Arlene Foster hits out at Leo Varadkar
ARLENE Foster has hit out at Leo Varadkar after his call for Dublin to have "real and meaningful involvement" in the north if power-sharing talks fail.
As speculation mounts that a fresh bid for a deal to restore devolution will begin in January, Mr Varadkar said he would not support a return to straight direct rule from Westminster if time is called on another round of negotiations.
The Fine Gael leader insisted that there would be only two options – either to call another assembly election or convene the British-Irish Intergovernmental Conference.
However, the DUP leader yesterday criticised the taoiseach and Tánaiste Simon Coveney and compared them unfavourably with their predecessors.
"I reflect often this past few weeks on the relationship which (ex-taoiseach) Enda Kenny and (former foreign affairs minister) Charlie Flanagan had with the DUP and indeed with all of the parties in Northern Ireland and the fact that they worked very hard in building that relationship," she said.
"It saddens me greatly I have to say that the current taoiseach and the current tánaiste have damaged those relations and (it) will take some time to build those relations up. Frankly we don't have that time because what we want to see happening is devolution back in Northern Ireland."
Mrs Foster told UTV: "I think all of this ratcheting up in relation to what the Belfast Agreement means from the Republic of Ireland's point of view I think is quite damaging to the talks process."
DUP MP Sir Jeffrey Donaldson also accused Mr Varadkar of "deliberately stoking up tensions".
"I think there is a pattern emerging here – the Irish government seems intent on goading unionists, not only on Brexit, but they also sabre rattling around the internal affairs of Northern Ireland," he said.
Sir Jeffrey claimed Dublin having a say in the north's internal affairs would "breach all previous agreements".
"The taoiseach does not have a veto on direct rule," he said.
"Recently Simon Coveney said we needed to build bridges but meanwhile the taoiseach is burning bridges."
Ulster Unionist Party leader Robin Swann said there was no provision in the Good Friday Agreement that permits joint authority or joint stewardship.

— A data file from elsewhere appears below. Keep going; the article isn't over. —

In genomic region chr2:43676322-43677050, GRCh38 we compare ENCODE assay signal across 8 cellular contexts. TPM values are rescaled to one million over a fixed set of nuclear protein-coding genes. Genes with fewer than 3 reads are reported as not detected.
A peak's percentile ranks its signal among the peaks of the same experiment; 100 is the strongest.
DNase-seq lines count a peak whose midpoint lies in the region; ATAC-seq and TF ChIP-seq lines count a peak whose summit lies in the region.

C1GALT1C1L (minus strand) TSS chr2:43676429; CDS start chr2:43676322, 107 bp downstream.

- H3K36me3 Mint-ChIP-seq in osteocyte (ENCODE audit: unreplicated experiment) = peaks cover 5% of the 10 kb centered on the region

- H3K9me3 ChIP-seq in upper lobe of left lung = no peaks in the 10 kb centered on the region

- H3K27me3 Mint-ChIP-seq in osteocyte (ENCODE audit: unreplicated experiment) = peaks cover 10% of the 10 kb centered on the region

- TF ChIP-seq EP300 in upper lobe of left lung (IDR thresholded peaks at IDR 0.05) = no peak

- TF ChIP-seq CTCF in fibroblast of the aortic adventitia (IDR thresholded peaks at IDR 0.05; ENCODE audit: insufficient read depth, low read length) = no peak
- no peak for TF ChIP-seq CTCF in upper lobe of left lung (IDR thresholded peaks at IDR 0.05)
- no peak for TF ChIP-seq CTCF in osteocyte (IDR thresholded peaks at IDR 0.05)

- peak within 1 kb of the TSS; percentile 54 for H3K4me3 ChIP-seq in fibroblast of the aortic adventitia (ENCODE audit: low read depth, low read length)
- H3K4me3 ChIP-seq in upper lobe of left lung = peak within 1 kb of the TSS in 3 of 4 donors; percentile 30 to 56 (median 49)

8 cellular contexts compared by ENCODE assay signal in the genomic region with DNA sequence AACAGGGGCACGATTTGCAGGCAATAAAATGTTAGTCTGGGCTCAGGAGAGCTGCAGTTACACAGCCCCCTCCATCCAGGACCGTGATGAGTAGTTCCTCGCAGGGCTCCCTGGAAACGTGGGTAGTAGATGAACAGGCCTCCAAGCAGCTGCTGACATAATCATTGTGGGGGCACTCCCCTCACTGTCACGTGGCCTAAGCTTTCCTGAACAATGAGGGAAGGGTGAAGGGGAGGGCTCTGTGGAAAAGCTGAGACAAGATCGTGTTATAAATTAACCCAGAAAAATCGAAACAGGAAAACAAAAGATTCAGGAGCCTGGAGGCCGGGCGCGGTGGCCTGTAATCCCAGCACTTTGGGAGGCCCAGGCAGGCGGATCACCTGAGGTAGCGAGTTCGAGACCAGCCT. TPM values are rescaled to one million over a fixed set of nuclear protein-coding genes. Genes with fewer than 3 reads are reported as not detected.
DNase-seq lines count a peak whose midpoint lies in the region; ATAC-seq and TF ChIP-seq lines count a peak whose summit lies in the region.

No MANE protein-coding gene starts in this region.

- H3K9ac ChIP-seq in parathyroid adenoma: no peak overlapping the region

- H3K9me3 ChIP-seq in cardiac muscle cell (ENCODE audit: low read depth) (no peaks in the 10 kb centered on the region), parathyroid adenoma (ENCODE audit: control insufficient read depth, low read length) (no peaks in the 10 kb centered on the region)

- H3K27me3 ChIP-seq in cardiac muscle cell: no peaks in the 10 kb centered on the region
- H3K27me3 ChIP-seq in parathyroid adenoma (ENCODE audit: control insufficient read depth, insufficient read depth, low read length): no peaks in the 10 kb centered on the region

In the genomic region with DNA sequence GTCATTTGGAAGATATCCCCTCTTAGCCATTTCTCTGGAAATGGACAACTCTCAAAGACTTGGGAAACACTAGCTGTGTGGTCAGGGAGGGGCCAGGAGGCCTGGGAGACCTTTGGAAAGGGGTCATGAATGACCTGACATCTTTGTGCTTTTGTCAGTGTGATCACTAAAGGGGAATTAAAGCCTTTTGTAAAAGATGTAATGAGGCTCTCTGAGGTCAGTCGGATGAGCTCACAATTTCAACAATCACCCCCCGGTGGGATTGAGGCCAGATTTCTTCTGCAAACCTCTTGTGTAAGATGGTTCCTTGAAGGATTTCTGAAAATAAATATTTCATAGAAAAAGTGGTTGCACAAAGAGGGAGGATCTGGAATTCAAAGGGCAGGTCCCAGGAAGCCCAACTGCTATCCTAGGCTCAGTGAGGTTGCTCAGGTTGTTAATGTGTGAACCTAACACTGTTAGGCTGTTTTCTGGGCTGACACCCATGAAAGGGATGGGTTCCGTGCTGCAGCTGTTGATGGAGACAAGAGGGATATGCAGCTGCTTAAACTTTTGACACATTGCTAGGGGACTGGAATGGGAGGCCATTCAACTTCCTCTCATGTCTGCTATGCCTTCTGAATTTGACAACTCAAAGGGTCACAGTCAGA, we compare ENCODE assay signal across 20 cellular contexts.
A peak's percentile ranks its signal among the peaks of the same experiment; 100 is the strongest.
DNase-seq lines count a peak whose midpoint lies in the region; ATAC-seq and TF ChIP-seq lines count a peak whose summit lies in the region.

"Articles 2 and 3 are gone and the consent principle is in place," the North Antrim MLA said.
"Rather than try to pressurise the UK government or unionists as to what should happen in the event that talks to restore Stormont are unsuccessful, Mr Varadkar should focus his efforts on Sinn Féin, who are the real stumbling block to progress."
TUV leader Jim Allister also described the taoiseach's remarks as "aggressive".
However, Sinn Féin's Conor Murphy accused the DUP of "faux outrage" at the taoiseach's comments, claiming they were "simply in line with the Good Friday Agreement".
“Under the provisions of the Good Friday Agreement an intergovernmental conference involving the Irish and British governments should be called in the absence of political institutions," the Newry and Armagh MLA said.
"The onus remains on the two governments, but especially the British government, which has responsibility for equality in this jurisdiction – a responsibility for underpinning in law the rights of citizens in the north of Ireland which are enjoyed by citizens throughout these islands, to pave a pathway to restore the institutions."
SDLP leader Colum Eastwood said the Fine Gael leader's comments were "encouraging".
"Let's be very clear about this – if it's not devolution it's direct rule in the absence of joint stewardship," the Foyle MLA said.
"Maintaining balance between the British and Irish traditions in Northern Ireland is what underpins all of our political agreements. In the absence of local institutions, the only way to achieve that balance means a structure in which both the Irish and British governments hold joint authority over major political decisions in Northern Ireland."